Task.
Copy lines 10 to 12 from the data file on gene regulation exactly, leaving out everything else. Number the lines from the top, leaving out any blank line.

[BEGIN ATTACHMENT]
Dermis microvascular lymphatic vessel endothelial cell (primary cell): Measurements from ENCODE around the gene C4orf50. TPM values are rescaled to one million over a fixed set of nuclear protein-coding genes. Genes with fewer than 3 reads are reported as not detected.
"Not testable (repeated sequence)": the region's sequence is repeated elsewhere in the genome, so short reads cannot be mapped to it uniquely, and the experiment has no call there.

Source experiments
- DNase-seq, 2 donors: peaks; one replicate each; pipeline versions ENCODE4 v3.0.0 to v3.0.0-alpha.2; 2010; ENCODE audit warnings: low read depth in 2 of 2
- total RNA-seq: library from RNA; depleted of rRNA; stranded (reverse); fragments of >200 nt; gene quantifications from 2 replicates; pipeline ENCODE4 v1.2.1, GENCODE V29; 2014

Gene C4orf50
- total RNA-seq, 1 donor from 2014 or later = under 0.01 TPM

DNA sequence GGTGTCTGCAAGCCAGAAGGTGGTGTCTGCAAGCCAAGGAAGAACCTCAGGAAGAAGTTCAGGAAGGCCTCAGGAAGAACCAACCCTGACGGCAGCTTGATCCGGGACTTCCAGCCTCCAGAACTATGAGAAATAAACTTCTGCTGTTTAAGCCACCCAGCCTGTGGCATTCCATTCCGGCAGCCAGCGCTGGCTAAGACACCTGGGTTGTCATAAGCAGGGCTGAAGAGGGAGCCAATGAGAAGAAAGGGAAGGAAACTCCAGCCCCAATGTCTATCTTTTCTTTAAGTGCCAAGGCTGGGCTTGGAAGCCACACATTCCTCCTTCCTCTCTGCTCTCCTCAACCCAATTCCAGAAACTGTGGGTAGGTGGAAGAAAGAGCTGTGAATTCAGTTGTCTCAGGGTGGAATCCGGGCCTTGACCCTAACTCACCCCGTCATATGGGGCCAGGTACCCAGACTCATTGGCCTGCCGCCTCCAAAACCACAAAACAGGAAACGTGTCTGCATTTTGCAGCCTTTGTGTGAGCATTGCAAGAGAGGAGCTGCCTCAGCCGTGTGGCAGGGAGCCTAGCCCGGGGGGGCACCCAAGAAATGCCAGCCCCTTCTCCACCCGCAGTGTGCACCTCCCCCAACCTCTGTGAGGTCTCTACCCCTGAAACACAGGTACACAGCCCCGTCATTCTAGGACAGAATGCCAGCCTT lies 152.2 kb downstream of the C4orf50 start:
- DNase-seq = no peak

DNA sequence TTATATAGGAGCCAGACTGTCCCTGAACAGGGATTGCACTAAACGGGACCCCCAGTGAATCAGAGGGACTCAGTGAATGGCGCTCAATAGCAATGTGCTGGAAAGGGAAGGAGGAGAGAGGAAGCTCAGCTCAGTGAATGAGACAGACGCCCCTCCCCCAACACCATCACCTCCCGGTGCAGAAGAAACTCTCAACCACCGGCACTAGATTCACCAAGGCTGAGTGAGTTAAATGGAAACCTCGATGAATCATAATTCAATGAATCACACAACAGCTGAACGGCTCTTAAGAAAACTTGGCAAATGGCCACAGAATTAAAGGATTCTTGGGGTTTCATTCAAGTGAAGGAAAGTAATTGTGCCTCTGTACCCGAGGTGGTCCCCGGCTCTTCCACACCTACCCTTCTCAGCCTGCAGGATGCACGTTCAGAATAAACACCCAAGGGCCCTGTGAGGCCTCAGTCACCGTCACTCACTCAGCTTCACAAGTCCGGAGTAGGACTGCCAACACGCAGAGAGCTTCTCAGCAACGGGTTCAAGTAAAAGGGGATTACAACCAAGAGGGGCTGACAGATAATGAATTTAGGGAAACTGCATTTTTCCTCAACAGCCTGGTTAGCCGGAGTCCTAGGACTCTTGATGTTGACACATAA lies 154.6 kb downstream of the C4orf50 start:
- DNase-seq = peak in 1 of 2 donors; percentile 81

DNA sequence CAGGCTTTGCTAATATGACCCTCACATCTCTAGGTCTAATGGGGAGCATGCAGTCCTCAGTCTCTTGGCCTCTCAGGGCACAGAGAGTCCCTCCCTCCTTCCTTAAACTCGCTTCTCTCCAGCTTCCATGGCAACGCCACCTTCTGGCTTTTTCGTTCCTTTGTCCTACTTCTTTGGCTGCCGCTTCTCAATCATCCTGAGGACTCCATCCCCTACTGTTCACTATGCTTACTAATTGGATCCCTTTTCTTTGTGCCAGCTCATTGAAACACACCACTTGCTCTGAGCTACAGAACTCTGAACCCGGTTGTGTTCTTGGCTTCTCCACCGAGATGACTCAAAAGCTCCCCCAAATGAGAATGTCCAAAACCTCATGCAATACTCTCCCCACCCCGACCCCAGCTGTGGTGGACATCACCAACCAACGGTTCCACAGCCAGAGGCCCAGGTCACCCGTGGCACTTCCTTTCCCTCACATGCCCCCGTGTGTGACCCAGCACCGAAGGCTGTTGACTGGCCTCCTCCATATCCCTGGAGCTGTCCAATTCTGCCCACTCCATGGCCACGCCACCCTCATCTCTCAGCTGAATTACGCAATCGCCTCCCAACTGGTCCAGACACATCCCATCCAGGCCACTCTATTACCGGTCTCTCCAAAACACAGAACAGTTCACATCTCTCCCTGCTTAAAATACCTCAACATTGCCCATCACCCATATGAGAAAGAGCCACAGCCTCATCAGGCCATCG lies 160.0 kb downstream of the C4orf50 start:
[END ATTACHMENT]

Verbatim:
DNA sequence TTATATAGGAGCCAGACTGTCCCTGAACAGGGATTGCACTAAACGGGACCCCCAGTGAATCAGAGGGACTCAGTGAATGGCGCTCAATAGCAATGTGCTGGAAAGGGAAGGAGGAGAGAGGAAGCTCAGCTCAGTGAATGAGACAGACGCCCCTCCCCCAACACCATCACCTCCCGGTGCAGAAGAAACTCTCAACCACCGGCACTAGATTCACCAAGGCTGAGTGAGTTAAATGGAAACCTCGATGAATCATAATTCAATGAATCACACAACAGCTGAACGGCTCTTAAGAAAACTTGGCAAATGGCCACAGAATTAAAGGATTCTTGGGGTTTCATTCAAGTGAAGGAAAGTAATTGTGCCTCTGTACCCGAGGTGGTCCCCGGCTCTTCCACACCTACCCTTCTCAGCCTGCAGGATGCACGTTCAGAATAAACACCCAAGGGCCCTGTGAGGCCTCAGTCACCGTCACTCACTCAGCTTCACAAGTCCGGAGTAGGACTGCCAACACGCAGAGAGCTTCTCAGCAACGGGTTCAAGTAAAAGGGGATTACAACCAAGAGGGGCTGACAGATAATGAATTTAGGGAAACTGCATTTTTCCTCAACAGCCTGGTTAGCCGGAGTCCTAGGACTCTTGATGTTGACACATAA lies 154.6 kb downstream of the C4orf50 start:
- DNase-seq = peak in 1 of 2 donors; percentile 81

DNA sequence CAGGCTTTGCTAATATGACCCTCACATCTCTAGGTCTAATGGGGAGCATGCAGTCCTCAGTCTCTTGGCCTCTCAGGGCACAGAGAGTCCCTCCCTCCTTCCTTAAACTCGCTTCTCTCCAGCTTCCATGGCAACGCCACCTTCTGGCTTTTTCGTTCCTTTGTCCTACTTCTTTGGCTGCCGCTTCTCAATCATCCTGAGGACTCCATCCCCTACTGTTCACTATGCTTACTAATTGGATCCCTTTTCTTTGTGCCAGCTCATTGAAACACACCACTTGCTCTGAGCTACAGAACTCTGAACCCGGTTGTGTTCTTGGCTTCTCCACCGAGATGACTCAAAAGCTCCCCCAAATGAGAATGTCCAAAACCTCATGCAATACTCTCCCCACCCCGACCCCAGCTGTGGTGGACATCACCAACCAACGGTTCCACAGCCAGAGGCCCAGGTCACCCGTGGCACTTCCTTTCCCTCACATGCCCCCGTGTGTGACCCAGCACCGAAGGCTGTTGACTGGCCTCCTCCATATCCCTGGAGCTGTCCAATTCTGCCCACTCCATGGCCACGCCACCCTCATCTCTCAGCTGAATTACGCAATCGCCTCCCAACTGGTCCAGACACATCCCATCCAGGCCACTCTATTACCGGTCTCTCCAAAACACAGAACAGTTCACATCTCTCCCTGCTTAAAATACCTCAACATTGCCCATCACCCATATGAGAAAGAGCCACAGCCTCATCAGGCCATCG lies 160.0 kb downstream of the C4orf50 start: